The depth-density curve presented by Langway 1 in this Journal cannot be represented by an exponential relation between depth and density.
When the data extended only to 47.5 m., Landauer 2 fitted an empirical curve to them. It was a simple exponential relation and fitted the existing data very well; but, as he pointed out, it did not satisfy the boundary conditions because density increased without limit with depth (the curve was asymptotic to a line with slope 5.26×10−3 gm. cm.−3 m.−1). In an attempt to find an analytic expression, I have used load rather than depth as the independent variable; and, in place of firn density as the dependent variable, its reciprocal (specific volume) is used. 3
As a first approximation it is assumed that melt is negligible and the only cause of densification is the load of overlying snow and firn applied at a constant rate. No assumptions are made regarding the mechanics of deformation of ice; in particular, the effect of time in producing deformation by creep at constant load is neglected. The assumptions are that: (1) the ice in a firn sample remains at constant density, (2) the change of volume produced by load is solely due to the elimination of pore space, and (3) the rate at which pore space is eliminated with increasing load is proportional to the pore space itself. These assumptions are expressed in equation (1)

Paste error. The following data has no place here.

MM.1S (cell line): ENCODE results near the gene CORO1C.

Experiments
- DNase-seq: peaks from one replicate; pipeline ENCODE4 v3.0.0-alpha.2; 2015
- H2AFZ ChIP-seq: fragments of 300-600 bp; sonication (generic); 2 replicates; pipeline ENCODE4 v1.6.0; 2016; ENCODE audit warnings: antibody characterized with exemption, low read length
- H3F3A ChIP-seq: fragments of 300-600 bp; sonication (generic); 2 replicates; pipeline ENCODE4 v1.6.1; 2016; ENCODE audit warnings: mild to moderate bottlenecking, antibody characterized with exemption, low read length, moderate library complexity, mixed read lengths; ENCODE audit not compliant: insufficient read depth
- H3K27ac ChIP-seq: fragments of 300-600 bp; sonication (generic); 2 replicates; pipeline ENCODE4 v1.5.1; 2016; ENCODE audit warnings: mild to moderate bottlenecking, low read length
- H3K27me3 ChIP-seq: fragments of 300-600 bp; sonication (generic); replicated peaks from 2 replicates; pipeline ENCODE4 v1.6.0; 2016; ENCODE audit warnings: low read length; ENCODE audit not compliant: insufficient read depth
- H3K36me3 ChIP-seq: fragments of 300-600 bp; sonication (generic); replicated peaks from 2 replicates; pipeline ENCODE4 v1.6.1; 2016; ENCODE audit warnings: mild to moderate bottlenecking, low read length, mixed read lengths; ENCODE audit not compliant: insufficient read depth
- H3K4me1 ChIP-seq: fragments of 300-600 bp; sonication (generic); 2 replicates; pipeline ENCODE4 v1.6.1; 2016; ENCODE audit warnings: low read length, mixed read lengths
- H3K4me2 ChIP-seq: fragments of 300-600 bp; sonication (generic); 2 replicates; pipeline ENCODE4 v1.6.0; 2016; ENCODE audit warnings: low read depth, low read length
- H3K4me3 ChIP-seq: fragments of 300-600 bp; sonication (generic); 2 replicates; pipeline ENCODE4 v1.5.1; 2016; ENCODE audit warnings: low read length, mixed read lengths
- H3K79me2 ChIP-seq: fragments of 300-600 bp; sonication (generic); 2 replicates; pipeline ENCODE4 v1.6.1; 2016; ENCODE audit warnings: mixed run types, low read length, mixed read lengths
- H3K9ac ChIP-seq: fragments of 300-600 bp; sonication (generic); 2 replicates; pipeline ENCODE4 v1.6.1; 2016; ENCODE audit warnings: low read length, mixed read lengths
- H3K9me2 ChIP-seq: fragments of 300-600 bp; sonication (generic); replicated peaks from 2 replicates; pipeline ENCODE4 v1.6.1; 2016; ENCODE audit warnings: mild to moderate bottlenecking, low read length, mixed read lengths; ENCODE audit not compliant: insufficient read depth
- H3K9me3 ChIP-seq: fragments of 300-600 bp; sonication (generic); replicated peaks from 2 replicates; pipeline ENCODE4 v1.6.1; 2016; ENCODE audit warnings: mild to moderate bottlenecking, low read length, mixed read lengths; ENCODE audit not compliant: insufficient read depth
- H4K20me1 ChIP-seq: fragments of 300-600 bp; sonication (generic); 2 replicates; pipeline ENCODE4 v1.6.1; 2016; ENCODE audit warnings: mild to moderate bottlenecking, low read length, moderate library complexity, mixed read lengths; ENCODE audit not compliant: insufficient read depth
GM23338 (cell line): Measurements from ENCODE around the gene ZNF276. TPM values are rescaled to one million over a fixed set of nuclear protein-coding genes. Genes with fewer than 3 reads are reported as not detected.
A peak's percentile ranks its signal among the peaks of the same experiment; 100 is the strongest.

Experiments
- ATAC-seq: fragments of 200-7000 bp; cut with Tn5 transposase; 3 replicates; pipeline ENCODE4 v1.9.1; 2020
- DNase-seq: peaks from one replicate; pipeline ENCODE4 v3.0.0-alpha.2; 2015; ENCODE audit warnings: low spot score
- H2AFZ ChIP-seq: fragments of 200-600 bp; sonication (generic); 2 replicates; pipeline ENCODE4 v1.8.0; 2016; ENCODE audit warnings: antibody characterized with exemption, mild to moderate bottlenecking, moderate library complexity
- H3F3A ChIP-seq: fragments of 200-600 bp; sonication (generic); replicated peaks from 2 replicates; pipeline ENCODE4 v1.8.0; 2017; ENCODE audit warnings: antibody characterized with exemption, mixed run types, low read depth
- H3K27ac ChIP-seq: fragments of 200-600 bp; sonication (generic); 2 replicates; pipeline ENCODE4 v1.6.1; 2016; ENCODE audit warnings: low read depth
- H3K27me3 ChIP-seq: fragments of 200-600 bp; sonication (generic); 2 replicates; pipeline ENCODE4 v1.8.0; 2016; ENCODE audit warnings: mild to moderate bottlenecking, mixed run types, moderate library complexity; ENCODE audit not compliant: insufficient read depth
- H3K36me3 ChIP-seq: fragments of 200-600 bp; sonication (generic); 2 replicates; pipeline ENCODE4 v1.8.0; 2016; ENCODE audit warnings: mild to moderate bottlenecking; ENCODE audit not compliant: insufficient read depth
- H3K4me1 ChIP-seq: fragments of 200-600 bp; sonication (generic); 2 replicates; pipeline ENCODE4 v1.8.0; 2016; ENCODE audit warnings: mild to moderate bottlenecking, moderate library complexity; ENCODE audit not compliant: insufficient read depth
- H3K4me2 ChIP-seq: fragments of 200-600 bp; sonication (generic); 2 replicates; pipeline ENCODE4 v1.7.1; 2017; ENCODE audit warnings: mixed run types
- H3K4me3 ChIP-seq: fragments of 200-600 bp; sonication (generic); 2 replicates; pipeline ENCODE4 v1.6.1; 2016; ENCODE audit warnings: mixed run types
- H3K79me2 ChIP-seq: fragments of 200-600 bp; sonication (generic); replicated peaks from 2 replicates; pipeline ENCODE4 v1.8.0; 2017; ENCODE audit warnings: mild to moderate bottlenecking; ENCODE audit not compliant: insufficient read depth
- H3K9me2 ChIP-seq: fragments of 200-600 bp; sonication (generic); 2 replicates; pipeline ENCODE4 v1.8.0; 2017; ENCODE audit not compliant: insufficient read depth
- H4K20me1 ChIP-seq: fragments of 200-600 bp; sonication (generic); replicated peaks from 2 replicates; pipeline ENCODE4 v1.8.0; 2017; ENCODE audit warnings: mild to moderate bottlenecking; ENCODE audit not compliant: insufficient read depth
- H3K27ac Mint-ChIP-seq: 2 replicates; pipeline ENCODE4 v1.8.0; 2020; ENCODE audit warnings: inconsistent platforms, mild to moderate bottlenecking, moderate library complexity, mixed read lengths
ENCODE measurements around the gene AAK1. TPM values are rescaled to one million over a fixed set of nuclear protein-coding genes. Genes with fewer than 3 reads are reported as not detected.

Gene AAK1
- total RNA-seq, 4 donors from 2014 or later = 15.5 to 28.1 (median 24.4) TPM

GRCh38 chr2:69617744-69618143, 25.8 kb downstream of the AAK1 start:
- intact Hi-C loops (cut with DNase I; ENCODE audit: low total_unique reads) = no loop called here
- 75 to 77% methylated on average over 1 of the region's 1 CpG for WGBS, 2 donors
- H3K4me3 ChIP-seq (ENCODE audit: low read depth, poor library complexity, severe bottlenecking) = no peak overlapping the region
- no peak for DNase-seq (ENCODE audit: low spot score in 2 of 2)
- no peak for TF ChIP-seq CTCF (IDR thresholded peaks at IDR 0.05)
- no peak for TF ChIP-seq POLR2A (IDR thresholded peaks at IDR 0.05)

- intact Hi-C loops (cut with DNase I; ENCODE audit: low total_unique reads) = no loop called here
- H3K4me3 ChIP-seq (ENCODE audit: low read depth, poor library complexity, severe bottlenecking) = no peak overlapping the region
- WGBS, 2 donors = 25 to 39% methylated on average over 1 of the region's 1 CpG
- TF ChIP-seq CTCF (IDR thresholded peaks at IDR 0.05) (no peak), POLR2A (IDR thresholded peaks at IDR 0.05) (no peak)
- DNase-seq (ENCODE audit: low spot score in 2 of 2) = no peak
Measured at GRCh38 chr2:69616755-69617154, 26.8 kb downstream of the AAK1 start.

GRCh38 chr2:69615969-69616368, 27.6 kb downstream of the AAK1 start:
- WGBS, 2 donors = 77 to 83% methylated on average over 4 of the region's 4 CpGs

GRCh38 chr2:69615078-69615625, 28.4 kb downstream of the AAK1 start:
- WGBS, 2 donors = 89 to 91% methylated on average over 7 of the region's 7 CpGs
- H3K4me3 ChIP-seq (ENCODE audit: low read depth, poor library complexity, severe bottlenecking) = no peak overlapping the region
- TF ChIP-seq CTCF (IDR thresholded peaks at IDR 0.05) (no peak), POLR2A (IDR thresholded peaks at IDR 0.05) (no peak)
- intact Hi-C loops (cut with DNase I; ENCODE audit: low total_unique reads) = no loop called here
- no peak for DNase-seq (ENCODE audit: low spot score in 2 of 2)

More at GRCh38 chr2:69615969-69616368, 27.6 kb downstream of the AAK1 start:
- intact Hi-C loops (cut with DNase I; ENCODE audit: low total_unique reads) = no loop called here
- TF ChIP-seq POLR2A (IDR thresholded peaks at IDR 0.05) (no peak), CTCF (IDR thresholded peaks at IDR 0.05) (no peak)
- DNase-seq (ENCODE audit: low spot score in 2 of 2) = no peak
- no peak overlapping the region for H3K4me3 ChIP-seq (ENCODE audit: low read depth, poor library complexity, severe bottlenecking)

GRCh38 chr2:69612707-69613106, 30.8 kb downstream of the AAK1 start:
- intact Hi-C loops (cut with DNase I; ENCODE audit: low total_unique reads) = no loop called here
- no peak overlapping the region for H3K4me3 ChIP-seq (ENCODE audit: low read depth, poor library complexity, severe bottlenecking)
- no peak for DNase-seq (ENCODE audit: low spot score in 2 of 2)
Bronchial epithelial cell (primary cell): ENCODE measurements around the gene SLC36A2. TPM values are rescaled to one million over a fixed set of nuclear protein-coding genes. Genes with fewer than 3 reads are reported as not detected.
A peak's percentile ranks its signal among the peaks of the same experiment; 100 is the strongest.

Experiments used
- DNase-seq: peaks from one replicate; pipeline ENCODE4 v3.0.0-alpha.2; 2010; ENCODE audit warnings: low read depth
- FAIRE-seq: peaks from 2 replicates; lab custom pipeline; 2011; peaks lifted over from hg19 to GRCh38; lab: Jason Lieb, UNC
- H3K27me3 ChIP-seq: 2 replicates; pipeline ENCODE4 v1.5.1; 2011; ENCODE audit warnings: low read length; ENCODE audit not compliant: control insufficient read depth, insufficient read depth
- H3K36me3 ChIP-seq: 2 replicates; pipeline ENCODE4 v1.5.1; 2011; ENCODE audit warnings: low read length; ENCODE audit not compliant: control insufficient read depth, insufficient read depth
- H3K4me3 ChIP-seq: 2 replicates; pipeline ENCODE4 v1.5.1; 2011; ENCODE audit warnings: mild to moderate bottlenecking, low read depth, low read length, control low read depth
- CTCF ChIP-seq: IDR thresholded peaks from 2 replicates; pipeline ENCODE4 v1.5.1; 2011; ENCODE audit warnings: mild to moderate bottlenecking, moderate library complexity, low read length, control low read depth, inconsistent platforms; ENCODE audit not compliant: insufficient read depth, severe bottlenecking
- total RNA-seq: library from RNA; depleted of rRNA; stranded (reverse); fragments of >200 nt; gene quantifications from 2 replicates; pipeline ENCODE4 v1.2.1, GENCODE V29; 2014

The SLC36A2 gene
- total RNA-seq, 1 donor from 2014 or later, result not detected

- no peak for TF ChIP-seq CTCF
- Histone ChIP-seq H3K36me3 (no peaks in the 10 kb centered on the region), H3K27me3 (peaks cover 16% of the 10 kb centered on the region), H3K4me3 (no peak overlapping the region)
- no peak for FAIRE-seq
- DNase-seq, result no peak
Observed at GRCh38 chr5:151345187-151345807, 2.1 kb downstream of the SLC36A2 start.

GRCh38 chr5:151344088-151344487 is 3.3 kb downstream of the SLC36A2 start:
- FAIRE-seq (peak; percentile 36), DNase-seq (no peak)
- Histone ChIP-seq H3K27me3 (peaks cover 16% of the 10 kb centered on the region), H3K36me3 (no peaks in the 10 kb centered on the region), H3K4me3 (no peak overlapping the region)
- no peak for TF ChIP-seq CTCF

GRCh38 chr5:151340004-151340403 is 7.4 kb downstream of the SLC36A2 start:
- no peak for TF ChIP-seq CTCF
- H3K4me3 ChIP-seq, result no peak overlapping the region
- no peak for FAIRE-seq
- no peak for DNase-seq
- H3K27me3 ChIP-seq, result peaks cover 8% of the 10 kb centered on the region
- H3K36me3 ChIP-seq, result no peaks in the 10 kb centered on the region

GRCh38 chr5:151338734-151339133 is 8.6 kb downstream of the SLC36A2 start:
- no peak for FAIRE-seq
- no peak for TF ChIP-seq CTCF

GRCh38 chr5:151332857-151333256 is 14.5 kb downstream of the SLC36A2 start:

Equation (1) may readily be solved for v in terms of σ:
When Landauer’s depth-density data are expressed in terms of specific volume and load they agree with equation (2) except in the top 10 meters where the rate of densification is much higher.
The more rapid rate of densification in the top so meters is attributed to processes which operate in addition to the compressive action of the load. Among these is the sudden collapse of low-density layers which are common in the top 6 to 10 meters, but not below. Another factor in the upper layers is the annual variation of temperature which has an amplitude of 1° C. to a depth of nearly 10 m. A more complete discussion of these points is presented by Benson. 3
If good depth-density data are available to a depth of 30 m. it is possible to determine the constants m and v o in equation (2). For Landauer’s data m = 4·3 × 10−4 cm.2 gm.−1, and v o = 2·0 cm.3 gm.−1. Then, because the function